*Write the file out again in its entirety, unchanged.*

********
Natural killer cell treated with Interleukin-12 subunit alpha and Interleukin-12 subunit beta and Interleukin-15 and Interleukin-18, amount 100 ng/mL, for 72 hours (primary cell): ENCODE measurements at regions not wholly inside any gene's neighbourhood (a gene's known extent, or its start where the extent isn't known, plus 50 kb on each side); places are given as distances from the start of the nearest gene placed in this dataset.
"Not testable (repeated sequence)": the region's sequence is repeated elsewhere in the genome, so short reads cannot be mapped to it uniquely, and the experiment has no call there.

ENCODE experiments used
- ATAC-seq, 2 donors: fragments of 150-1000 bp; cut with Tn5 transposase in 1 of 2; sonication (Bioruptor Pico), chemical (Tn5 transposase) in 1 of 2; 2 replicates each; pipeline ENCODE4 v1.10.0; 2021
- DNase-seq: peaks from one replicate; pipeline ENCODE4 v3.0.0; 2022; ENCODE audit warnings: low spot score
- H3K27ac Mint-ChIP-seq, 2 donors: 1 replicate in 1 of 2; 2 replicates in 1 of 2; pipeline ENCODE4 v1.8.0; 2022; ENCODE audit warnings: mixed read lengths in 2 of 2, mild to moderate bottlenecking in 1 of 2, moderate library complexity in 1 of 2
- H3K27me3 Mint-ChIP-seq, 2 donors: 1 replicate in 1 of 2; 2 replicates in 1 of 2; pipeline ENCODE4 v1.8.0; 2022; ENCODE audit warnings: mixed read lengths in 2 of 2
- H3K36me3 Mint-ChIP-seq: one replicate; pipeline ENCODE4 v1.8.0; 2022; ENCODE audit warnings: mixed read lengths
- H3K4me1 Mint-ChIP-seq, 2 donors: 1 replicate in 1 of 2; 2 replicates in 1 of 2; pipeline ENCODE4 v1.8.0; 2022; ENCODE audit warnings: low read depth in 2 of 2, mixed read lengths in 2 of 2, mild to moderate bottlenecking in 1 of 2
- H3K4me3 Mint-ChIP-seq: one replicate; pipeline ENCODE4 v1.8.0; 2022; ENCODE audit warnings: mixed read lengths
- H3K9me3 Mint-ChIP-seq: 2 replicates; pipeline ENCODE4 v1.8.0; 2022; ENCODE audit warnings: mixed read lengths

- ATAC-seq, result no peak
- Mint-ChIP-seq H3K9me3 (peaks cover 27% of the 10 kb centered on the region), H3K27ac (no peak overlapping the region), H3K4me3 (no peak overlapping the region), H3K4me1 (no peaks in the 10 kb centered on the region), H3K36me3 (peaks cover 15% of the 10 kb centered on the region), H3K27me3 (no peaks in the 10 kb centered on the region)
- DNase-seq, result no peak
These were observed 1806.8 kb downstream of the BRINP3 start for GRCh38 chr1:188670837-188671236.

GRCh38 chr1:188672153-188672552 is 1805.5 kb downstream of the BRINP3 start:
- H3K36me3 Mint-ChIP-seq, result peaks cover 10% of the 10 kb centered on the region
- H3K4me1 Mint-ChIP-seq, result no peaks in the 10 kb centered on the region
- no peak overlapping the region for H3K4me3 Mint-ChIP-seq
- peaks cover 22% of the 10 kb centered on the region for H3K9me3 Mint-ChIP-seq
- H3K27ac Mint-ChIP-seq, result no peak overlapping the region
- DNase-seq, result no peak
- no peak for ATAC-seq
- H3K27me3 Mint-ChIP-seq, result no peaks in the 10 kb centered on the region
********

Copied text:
Natural killer cell treated with Interleukin-12 subunit alpha and Interleukin-12 subunit beta and Interleukin-15 and Interleukin-18, amount 100 ng/mL, for 72 hours (primary cell): ENCODE measurements at regions not wholly inside any gene's neighbourhood (a gene's known extent, or its start where the extent isn't known, plus 50 kb on each side); places are given as distances from the start of the nearest gene placed in this dataset.
"Not testable (repeated sequence)": the region's sequence is repeated elsewhere in the genome, so short reads cannot be mapped to it uniquely, and the experiment has no call there.

ENCODE experiments used
- ATAC-seq, 2 donors: fragments of 150-1000 bp; cut with Tn5 transposase in 1 of 2; sonication (Bioruptor Pico), chemical (Tn5 transposase) in 1 of 2; 2 replicates each; pipeline ENCODE4 v1.10.0; 2021
- DNase-seq: peaks from one replicate; pipeline ENCODE4 v3.0.0; 2022; ENCODE audit warnings: low spot score
- H3K27ac Mint-ChIP-seq, 2 donors: 1 replicate in 1 of 2; 2 replicates in 1 of 2; pipeline ENCODE4 v1.8.0; 2022; ENCODE audit warnings: mixed read lengths in 2 of 2, mild to moderate bottlenecking in 1 of 2, moderate library complexity in 1 of 2
- H3K27me3 Mint-ChIP-seq, 2 donors: 1 replicate in 1 of 2; 2 replicates in 1 of 2; pipeline ENCODE4 v1.8.0; 2022; ENCODE audit warnings: mixed read lengths in 2 of 2
- H3K36me3 Mint-ChIP-seq: one replicate; pipeline ENCODE4 v1.8.0; 2022; ENCODE audit warnings: mixed read lengths
- H3K4me1 Mint-ChIP-seq, 2 donors: 1 replicate in 1 of 2; 2 replicates in 1 of 2; pipeline ENCODE4 v1.8.0; 2022; ENCODE audit warnings: low read depth in 2 of 2, mixed read lengths in 2 of 2, mild to moderate bottlenecking in 1 of 2
- H3K4me3 Mint-ChIP-seq: one replicate; pipeline ENCODE4 v1.8.0; 2022; ENCODE audit warnings: mixed read lengths
- H3K9me3 Mint-ChIP-seq: 2 replicates; pipeline ENCODE4 v1.8.0; 2022; ENCODE audit warnings: mixed read lengths

- ATAC-seq, result no peak
- Mint-ChIP-seq H3K9me3 (peaks cover 27% of the 10 kb centered on the region), H3K27ac (no peak overlapping the region), H3K4me3 (no peak overlapping the region), H3K4me1 (no peaks in the 10 kb centered on the region), H3K36me3 (peaks cover 15% of the 10 kb centered on the region), H3K27me3 (no peaks in the 10 kb centered on the region)
- DNase-seq, result no peak
These were observed 1806.8 kb downstream of the BRINP3 start for GRCh38 chr1:188670837-188671236.

GRCh38 chr1:188672153-188672552 is 1805.5 kb downstream of the BRINP3 start:
- H3K36me3 Mint-ChIP-seq, result peaks cover 10% of the 10 kb centered on the region
- H3K4me1 Mint-ChIP-seq, result no peaks in the 10 kb centered on the region
- no peak overlapping the region for H3K4me3 Mint-ChIP-seq
- peaks cover 22% of the 10 kb centered on the region for H3K9me3 Mint-ChIP-seq
- H3K27ac Mint-ChIP-seq, result no peak overlapping the region
- DNase-seq, result no peak
- no peak for ATAC-seq
- H3K27me3 Mint-ChIP-seq, result no peaks in the 10 kb centered on the region